Katherine Chan on MascallDance Society’s new production “OW
“OW”: How does it feel and what does it look like?
Founder and Artistic Director of MascallDance Society, Jennifer Mascall has been an
investigator of movement for over 45 years. A conceptual creative, her choreography
resembles a creator designing a new world. When she manipulates space, the changes
affect the movement of bodies, which then influence sound. While attuned to bodily
movement, the artistic director also works consciously with the space in-between.
Approaching MascallDance’s 30th Anniversary, Mascall continues her investigation of
sound and dance with the new performance “OW”, premiering in July. Her inquisitive
career-long quest bleeds into this latest creation: “OW” anticipates a relentless search and
expansion of possibilities in the many worlds sound and movement could create together,
with each element examined in the choreography.
Joy Harris for Contemporarycruising.com
performance art VS performing arts
Performance art, as formalized by artists in New York City in the 1970’s, largely explored how the body, normally used as an instrument in canvas painting and sculpture, could be seen as a material, an instrument, and a work of art in and of itself. Its differences between the performing arts were subtle in many ways, especially when seen alongside choreographers and musicians who were working in NYC at the same time.
Helen Shaw On Performa 17, NEW YORK
As long as I’ve been going to Performa, I’ve been grumbling about Performa. The framing is usually impossibly broad, the quantity of work overwhelming, and the caliber so varied that the bad stuff can sometimes argue against the excitement of live performance. Yet the biennial is a major, influential event, and—in our Instagram-ready, market-oriented art environment—its shambolic quality can also be refreshing.
Sink by Keith Hennessy, San Francisco, 2017
Text by David E. Moreno
“Capitalism excels at innovation but fails at maintenance.”
There is something queer about “Sink”, a political purge in heels, a ritualized communal healing, a street-smart shamanic journey. Something remarkable about how its vague threads, three distinct segments, loosely join together as a substantial art-performance and theater experience.
New Noveta BY SAIM DEMIRCAN
Could this viscerality, this hysteria, be political?
Sometimes I get fixated on a performance. Deep down I think it’s because I’m a fan of the live experience itself, and like any fan, I get riled by the object of my affection as much as I cherish it. I imagine this enthusiasm for ‘liveness’ derives from my teenage years spent going to gigs, being part of a shared social event, waiting to receive that adrenaline rush that occurs once the music starts.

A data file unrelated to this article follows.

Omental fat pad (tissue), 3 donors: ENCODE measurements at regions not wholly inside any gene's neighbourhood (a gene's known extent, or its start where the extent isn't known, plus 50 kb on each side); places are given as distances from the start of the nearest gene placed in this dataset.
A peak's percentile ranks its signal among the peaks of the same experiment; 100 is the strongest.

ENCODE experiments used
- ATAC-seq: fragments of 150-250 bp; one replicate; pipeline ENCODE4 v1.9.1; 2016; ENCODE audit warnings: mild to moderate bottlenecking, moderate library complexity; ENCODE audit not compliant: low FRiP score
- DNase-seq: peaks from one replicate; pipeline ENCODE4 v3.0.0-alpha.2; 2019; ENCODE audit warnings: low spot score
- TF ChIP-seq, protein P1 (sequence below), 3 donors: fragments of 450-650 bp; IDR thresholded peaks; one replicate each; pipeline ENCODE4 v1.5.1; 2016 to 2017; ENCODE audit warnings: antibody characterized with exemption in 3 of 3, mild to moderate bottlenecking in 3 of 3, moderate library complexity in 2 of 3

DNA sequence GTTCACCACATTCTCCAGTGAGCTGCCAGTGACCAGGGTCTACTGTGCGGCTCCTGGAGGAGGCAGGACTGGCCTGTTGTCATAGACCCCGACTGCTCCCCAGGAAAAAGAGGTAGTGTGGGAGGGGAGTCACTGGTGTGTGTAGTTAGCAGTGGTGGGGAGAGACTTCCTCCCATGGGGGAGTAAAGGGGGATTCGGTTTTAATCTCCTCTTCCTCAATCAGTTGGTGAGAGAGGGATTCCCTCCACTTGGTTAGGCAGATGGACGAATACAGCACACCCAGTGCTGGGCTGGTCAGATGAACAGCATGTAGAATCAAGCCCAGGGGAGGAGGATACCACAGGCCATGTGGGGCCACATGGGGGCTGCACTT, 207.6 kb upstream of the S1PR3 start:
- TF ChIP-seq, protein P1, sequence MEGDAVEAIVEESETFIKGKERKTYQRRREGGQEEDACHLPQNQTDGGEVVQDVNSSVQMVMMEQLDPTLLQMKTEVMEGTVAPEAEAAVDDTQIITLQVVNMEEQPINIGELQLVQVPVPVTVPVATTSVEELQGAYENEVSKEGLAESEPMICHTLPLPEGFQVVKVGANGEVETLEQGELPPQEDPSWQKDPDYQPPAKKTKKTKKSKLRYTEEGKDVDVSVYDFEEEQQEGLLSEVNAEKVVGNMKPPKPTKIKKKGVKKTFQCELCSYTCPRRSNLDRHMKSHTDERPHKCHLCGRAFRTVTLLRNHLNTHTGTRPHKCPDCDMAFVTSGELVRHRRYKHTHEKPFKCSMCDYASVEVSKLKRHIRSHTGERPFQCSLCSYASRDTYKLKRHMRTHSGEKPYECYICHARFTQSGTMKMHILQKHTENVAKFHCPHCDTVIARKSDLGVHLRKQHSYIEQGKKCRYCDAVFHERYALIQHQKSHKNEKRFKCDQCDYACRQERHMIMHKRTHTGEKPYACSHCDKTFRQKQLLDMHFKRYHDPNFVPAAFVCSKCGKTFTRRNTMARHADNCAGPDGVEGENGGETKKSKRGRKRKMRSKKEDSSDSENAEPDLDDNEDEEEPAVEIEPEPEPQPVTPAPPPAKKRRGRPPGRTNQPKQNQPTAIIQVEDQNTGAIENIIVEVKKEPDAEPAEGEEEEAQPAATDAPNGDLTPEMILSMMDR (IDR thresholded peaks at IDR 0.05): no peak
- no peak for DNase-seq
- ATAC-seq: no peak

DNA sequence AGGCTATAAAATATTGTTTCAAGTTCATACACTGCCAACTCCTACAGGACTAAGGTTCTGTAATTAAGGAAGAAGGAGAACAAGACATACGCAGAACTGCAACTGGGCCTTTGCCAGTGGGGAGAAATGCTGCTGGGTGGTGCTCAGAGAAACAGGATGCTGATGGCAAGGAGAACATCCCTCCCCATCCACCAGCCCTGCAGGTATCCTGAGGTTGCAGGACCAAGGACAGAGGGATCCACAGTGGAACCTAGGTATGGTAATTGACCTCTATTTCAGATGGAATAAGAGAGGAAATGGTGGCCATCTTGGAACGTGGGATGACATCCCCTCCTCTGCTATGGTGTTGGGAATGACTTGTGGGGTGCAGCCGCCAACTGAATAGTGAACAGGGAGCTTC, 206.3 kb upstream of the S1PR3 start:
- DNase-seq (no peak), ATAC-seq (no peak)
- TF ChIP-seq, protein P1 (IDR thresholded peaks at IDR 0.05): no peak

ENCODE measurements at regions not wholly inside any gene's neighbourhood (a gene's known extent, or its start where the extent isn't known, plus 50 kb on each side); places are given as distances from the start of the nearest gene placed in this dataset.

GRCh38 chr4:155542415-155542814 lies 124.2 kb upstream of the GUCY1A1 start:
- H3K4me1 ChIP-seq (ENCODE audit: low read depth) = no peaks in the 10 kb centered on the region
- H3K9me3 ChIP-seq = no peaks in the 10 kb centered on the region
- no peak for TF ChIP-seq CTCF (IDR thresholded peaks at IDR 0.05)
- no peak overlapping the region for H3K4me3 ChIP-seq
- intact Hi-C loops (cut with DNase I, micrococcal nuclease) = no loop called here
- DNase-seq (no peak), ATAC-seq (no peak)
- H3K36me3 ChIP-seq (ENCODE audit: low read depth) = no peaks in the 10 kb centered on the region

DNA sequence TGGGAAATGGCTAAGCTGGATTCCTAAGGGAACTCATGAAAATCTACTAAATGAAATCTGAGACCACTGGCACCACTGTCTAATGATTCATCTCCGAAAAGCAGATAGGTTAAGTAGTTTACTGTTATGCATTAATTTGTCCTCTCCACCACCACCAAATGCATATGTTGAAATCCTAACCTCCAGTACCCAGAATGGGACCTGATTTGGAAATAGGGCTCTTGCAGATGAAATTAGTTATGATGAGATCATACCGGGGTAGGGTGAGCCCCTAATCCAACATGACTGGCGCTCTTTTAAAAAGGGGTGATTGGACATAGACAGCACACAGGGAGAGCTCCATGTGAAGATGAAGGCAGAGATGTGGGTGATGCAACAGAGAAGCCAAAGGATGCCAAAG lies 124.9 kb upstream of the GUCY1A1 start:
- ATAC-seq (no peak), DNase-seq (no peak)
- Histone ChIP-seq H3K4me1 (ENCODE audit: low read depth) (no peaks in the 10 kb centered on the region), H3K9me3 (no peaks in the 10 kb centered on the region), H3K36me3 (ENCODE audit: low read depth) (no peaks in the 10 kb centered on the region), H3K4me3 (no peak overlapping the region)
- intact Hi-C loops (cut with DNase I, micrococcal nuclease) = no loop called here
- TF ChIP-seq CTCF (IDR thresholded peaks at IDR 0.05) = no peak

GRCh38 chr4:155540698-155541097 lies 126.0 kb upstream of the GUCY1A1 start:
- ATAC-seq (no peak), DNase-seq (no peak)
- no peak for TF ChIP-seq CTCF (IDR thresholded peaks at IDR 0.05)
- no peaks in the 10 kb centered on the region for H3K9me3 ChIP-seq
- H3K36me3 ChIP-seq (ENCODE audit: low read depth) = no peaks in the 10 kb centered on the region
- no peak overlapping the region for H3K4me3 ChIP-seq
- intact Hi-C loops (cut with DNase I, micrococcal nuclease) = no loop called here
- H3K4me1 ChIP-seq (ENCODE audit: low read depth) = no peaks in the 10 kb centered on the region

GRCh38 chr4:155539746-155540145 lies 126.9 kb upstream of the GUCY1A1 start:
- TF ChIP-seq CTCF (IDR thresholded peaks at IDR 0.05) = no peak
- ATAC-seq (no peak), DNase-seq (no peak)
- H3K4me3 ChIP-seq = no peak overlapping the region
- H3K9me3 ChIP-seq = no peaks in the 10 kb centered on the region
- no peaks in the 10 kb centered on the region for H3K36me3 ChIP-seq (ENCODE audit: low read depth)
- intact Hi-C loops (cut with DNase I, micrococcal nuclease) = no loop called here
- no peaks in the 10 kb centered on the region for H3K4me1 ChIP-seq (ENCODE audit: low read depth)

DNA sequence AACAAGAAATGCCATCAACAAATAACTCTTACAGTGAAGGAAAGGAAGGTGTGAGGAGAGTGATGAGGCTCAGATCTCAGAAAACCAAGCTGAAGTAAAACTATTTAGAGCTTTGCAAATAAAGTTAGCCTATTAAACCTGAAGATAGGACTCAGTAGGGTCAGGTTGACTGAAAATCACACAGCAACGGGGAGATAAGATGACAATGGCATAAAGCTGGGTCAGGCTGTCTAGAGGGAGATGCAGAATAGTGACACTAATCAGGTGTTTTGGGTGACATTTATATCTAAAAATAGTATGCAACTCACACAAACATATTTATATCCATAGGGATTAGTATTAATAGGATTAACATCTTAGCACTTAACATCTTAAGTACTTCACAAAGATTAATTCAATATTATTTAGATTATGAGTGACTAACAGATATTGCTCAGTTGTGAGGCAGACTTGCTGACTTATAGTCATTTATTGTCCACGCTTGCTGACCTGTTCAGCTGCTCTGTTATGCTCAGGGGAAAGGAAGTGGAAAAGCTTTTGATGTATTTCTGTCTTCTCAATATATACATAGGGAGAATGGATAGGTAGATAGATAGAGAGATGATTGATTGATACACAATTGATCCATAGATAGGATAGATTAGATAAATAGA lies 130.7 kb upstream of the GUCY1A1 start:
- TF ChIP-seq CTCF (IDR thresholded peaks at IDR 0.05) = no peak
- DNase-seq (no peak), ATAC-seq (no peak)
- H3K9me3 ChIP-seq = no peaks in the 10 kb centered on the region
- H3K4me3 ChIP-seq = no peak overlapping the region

Tino Sehgal at Foundation Beyeler
By Dorian Batycka
From May until November, the artist Tino Sehgal will be presenting a series of six artworks, what he calls “constructed situations,” at the Foundation Beyeler in the picturesque Swiss city of Basel. The starting point for the exhibition is a work acquired by the institution in 2015 entitled This You (2006), the only one of Sehgal’s works intended to be staged outdoors. The work consists of a single performer—or “interpreter” as Sehgal calls them—who confidently serenades passersby with a recognizable pop song, after which the interpreter announces the name of the artist and the title of the piece. This You is installed in the blossoming Berowerpark area on the museum’s grounds in the Basel suburb of Riehen, overlooking sweeping vistas of corn fields and vines covering the Tüllinger Hills. Above all, This You brings into focus the idea of the park as a place where social interaction takes place, the substance of which becomes a series of performative interactions expanding the traditional notion of an artwork beyond something immovable, silent or fixed.
INTERVIEW BY KATHY NOBLE
Creating fragmentary choreographies that take movement from everyday life, the British-Polish artist generates a non-normative space of intimate estrangement—a space of friendship, desire and queer alliance.
Did you train as an artist or a choreographer? How did that evolve?
I took part in a pilot project at the Universitat Der Kunste in Berlin, which was an experiment in working with an expanded choreographic practice. I was later invited to Beirut to participate in the Home Works Program at Ashkal Alwan; it was focused on performative practices that year, which really influenced my work. Now my practice is in both gallery and theatre contexts.